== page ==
The pieces in this special issue were originally presented at the 2015 Modern Languages Association’s annual convention in Vancouver. They were very much occasioned by what an increasingly large and diverse group of scholars around the globe, at least as early as the inaugural Petrocultures conference in 2012, have been calling Energy Humanities. Yet anyone who has stood on the west side of Vancouver and looked out onto the waterways that flow into the Pacific will know that Canada’s west coast, like most urban, continental edges, occasions urgent and radically new visions for the relationship between energy and the way humanity operates globally. For, at the cusp of the continent, standing beside Douglas Coupland’s enormous “Digitial Orca,” coal barges and oil tankers pass by the Vancouver Convention Centre everyday on their way to the Salish Sea carbon corridor. As they float on they pass by a sea plane refueling station that bobs in Coal Harbour. It has often been remarked that energy, especially in the form of fossil fuels, pervades modern life. Here, in Vancouver, on the traditional, unceded lands of the Coast Salish peoples, this truism of our petroculture—that hydrocarbons saturate our social and ecological relations to their very roots—has several layers of mediation and processing stripped away. The “greenest city on the continent” coincides with an energy infrastructure that wraps the planet in a warming blanket of carbon fuel emissions. Both the yuppie West Enders and those crowding East Hastings Street, knowingly or not, live in near-immediate proximity to vital routes that ship coal and oil resources extracted from Western Canada to global markets. This feels like a weighty revelation, but it is the type of conundrum that this growing field takes as its entry point. At the close of this collection, Jennifer Wenzel asks, “how can we understand the discrepancy between the everyday tedium of filling the gas tank and the sublimely discrepant timescales at work in fossil fuels, the ways in which geologic past, technological present, and environmental future overlap and collide?” If this small excerpt from the larger field is any testament, Wenzel’s call to “understand the discrepancy” leaves opens many paths to developing this knowledge.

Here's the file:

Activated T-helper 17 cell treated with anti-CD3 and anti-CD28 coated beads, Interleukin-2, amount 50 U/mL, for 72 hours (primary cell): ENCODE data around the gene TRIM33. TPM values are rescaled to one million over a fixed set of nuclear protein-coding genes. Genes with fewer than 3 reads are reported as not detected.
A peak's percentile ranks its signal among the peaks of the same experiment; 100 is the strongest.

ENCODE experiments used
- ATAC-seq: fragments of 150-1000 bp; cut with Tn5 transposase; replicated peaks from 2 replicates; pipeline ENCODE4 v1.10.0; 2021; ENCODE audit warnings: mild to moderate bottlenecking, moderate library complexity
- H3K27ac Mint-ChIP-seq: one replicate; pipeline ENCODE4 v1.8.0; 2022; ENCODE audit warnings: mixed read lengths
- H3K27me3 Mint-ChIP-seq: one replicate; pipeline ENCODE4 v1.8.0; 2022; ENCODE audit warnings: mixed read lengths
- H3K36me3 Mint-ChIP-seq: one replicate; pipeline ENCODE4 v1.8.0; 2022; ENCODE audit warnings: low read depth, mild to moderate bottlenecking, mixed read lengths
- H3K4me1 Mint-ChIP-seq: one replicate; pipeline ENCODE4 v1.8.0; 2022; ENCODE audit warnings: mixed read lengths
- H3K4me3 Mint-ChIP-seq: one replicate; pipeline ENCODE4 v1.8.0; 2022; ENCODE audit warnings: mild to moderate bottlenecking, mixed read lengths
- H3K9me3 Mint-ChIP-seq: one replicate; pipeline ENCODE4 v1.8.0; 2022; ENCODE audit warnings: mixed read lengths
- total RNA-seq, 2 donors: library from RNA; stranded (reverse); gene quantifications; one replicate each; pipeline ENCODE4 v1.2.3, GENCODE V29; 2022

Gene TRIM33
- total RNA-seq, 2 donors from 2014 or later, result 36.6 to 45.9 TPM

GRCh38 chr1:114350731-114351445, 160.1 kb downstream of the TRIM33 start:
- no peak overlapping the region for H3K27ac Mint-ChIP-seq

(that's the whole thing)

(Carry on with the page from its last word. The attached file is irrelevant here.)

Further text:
Few today will challenge the fact of environmental crisis, even if the facticity of that crisis continues to thwart, rather than accelerate, political resolution. And even fewer would challenge the broad consensus that puts fossil fuels at the heart of that crisis, since agreement in principle has little to no effect on our energy habits. As a critical term for Humanities and Social Sciences research, energy names not one but at least two things. The first—energy as idea—is easy to generate thinking around, because energy circulates most freely today in conversations about how to live a life, where to source one’s food, and where to invest one’s capital. Ideas about energy, however, run through the literal circuitry of a world saturated in fossil fuels and their infrastructures. Like most infrastructures, our planet’s networks of carbon power both make possible, and impossible, the kinds of alternatives we might collectively imagine. Thus, energy’s second form is as substance. Energy’s two sides—idea and substance, lifestyle and form of life, base and superstructure—contour what many in the energy humanities have been calling the impasse.